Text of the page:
Renal phosphate transport is mediated by the abundance and activity of the sodium-dependent phosphate transporters, Npt2a, Npt2c, and PiT-2, present within the apical brush border membrane of the proximal tubule. Recent studies have demonstrated differential expression and activity of these sodium-dependent phosphate transporters within the proximal tubule. In general, phosphate transport is regulated by a variety of physiological stimuli, including parathyroid hormone, glucocorticoids, vitamin D3, estrogen, and thyroid hormone. Phosphatonins are now recognized as major regulators of phosphate transport activity. Other factors that affect phosphate transport include dopamine, dietary phosphate, acid-base status, lipid composition, potassium deficiency, circadian rhythm, and hypertension. Studies have shown that the PDZ-containing sodium/hydrogen exchanger regulatory factor (NHERF) proteins, specifically NHERF-1 and NHERF-3, play a critical role in the physiological regulation of phosphate transport, particularly in response to dietary phosphate. In addition, recent studies have found that NHERF-1 is also important in both the parathyroid hormone- and dopamine-mediated inhibition of phosphate transport. This review will detail the various hormones and agents involved in the regulation of phosphate transport as well as provide a brief summary of the signaling pathways and cytoskeletal proteins active in the transport of phosphate in the renal proximal tubule.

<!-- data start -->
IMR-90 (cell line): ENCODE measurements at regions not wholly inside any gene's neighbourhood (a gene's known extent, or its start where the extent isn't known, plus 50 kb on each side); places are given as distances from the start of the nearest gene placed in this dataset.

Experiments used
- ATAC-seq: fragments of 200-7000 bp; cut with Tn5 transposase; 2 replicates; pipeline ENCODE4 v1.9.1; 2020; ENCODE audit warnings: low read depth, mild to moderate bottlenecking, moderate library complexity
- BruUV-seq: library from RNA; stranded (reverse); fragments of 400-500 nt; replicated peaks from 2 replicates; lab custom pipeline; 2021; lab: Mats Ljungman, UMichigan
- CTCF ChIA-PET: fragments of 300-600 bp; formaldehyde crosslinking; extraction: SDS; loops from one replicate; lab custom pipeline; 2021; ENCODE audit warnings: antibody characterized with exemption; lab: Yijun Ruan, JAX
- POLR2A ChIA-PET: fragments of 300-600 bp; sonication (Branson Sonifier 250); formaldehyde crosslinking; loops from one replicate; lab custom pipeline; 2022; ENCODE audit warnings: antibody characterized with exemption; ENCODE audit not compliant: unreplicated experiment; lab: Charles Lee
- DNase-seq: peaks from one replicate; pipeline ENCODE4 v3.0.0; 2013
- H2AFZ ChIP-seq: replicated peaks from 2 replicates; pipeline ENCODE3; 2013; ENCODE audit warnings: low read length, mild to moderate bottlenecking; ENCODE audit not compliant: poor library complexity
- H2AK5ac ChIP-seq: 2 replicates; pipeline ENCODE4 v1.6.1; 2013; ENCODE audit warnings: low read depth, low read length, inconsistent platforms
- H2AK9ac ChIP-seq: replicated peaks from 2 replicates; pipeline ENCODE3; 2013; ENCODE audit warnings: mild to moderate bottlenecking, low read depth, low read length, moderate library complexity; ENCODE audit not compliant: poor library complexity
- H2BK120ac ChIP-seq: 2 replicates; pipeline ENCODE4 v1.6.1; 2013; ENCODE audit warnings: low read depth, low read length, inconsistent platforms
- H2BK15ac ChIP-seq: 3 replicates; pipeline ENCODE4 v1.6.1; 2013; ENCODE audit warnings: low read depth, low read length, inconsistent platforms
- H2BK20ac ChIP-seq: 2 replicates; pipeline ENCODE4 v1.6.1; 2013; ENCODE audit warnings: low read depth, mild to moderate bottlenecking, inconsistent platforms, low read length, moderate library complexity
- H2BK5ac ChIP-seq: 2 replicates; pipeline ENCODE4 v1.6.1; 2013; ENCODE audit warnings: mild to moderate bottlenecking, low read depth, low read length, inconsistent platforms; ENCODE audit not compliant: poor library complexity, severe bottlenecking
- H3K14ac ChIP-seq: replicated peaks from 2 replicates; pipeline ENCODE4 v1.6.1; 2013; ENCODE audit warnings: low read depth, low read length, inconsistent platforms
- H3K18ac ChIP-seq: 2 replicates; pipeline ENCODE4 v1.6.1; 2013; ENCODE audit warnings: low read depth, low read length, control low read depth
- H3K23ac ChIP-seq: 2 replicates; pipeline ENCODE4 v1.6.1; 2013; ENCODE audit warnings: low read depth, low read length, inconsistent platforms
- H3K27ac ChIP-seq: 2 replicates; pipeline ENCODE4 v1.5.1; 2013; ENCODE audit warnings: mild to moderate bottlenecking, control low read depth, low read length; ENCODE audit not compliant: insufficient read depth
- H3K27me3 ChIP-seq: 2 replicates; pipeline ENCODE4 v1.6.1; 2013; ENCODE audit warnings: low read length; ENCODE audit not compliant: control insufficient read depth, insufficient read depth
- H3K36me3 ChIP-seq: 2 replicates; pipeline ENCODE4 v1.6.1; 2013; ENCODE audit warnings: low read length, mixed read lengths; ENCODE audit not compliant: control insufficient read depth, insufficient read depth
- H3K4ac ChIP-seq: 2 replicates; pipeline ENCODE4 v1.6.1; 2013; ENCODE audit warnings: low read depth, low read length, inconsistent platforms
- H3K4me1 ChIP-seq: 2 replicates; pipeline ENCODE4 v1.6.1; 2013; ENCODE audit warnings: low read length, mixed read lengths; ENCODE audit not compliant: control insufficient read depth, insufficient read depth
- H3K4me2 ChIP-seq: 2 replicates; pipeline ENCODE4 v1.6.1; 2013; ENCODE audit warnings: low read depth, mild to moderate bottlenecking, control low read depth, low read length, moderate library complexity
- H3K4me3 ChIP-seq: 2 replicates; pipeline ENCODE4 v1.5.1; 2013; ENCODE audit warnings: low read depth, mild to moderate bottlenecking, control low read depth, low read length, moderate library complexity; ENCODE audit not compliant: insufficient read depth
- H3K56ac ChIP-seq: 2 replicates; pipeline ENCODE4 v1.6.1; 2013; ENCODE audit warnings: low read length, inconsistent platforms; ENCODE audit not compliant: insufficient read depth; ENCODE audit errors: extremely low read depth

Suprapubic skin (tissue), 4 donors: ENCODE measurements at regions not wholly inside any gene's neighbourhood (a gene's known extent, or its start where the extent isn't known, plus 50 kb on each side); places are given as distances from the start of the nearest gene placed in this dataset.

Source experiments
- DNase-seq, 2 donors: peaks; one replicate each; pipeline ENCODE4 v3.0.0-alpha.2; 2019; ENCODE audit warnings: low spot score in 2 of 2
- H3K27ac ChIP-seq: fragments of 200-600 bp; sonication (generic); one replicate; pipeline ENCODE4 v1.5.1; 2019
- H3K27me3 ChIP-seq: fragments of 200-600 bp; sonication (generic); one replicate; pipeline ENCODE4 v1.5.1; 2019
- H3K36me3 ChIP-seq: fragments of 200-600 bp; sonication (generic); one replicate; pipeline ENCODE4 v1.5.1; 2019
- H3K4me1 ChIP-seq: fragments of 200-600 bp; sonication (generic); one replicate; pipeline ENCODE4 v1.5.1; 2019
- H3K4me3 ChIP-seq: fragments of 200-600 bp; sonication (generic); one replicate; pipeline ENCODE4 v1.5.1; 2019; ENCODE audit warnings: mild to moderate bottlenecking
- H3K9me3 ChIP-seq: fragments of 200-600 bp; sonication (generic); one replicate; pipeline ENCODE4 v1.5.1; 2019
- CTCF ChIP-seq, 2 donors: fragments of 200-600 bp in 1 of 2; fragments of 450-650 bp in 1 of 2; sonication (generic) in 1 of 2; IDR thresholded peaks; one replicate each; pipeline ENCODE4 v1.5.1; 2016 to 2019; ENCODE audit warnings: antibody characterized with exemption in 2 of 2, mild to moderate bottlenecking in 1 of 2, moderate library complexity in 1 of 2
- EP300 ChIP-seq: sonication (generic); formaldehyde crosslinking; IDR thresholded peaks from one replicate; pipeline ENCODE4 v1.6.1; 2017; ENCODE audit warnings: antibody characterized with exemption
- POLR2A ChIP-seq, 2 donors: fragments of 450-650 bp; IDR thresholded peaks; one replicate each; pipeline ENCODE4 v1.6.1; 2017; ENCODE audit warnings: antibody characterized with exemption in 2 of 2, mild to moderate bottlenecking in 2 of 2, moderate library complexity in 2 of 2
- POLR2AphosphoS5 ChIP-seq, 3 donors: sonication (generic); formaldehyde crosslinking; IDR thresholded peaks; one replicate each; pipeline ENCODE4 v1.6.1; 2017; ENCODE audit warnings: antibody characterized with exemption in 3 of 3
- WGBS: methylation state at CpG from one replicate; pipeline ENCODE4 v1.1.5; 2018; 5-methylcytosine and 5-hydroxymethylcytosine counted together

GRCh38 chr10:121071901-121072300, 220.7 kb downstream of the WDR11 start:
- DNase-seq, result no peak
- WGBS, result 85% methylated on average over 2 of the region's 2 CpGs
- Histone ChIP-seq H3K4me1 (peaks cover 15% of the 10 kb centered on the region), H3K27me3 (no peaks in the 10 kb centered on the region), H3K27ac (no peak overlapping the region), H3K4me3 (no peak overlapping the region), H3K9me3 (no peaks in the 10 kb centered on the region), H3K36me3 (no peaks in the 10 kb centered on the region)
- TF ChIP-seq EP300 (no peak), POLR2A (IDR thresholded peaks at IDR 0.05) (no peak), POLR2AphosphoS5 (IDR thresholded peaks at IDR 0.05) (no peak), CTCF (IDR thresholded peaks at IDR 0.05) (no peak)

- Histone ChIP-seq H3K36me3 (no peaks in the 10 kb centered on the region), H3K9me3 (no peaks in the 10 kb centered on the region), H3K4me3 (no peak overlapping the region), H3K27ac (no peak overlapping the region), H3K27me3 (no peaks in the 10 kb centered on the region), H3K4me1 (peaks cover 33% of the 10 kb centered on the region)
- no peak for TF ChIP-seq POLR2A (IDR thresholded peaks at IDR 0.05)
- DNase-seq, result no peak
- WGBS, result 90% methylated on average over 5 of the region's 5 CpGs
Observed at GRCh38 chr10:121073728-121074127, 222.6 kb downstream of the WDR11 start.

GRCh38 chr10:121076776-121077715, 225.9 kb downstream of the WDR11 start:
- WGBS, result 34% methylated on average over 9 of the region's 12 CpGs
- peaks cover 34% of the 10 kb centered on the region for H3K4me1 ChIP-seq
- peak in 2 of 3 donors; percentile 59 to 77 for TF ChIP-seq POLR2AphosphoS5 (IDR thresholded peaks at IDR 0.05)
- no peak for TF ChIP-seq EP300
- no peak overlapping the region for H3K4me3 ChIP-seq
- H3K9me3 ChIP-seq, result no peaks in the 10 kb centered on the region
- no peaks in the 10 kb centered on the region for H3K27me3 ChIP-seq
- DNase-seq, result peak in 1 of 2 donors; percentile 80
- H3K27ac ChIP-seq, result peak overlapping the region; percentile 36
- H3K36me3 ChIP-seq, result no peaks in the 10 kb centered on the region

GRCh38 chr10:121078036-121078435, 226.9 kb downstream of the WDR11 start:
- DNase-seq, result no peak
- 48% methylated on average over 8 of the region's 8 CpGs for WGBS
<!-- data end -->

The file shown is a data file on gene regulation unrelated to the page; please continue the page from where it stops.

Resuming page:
Copyright © 2011 National Kidney Foundation, Inc. Published by Elsevier Inc. All rights reserved.